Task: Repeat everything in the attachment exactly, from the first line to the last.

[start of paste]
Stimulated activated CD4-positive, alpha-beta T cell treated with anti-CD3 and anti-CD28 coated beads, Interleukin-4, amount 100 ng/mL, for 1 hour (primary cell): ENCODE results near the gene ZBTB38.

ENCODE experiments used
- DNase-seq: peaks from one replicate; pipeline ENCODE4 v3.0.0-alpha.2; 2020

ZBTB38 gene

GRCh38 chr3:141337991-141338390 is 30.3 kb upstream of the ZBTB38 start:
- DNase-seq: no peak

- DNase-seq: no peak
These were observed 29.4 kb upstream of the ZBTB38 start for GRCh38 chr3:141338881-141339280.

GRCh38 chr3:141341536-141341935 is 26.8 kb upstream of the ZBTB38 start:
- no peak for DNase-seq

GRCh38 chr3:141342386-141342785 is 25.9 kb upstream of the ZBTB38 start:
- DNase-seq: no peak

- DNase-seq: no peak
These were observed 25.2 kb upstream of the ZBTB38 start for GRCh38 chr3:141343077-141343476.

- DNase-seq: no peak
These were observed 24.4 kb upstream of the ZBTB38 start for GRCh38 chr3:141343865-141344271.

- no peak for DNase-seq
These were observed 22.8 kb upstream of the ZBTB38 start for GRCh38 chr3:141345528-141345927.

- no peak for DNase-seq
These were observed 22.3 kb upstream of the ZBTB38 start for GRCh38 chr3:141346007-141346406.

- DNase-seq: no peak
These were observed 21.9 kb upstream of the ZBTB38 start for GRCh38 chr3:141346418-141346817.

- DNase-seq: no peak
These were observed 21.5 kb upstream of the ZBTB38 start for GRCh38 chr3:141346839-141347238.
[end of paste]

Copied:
Stimulated activated CD4-positive, alpha-beta T cell treated with anti-CD3 and anti-CD28 coated beads, Interleukin-4, amount 100 ng/mL, for 1 hour (primary cell): ENCODE results near the gene ZBTB38.

ENCODE experiments used
- DNase-seq: peaks from one replicate; pipeline ENCODE4 v3.0.0-alpha.2; 2020

ZBTB38 gene

GRCh38 chr3:141337991-141338390 is 30.3 kb upstream of the ZBTB38 start:
- DNase-seq: no peak

- DNase-seq: no peak
These were observed 29.4 kb upstream of the ZBTB38 start for GRCh38 chr3:141338881-141339280.

GRCh38 chr3:141341536-141341935 is 26.8 kb upstream of the ZBTB38 start:
- no peak for DNase-seq

GRCh38 chr3:141342386-141342785 is 25.9 kb upstream of the ZBTB38 start:
- DNase-seq: no peak

- DNase-seq: no peak
These were observed 25.2 kb upstream of the ZBTB38 start for GRCh38 chr3:141343077-141343476.

- DNase-seq: no peak
These were observed 24.4 kb upstream of the ZBTB38 start for GRCh38 chr3:141343865-141344271.

- no peak for DNase-seq
These were observed 22.8 kb upstream of the ZBTB38 start for GRCh38 chr3:141345528-141345927.

- no peak for DNase-seq
These were observed 22.3 kb upstream of the ZBTB38 start for GRCh38 chr3:141346007-141346406.

- DNase-seq: no peak
These were observed 21.9 kb upstream of the ZBTB38 start for GRCh38 chr3:141346418-141346817.

- DNase-seq: no peak
These were observed 21.5 kb upstream of the ZBTB38 start for GRCh38 chr3:141346839-141347238.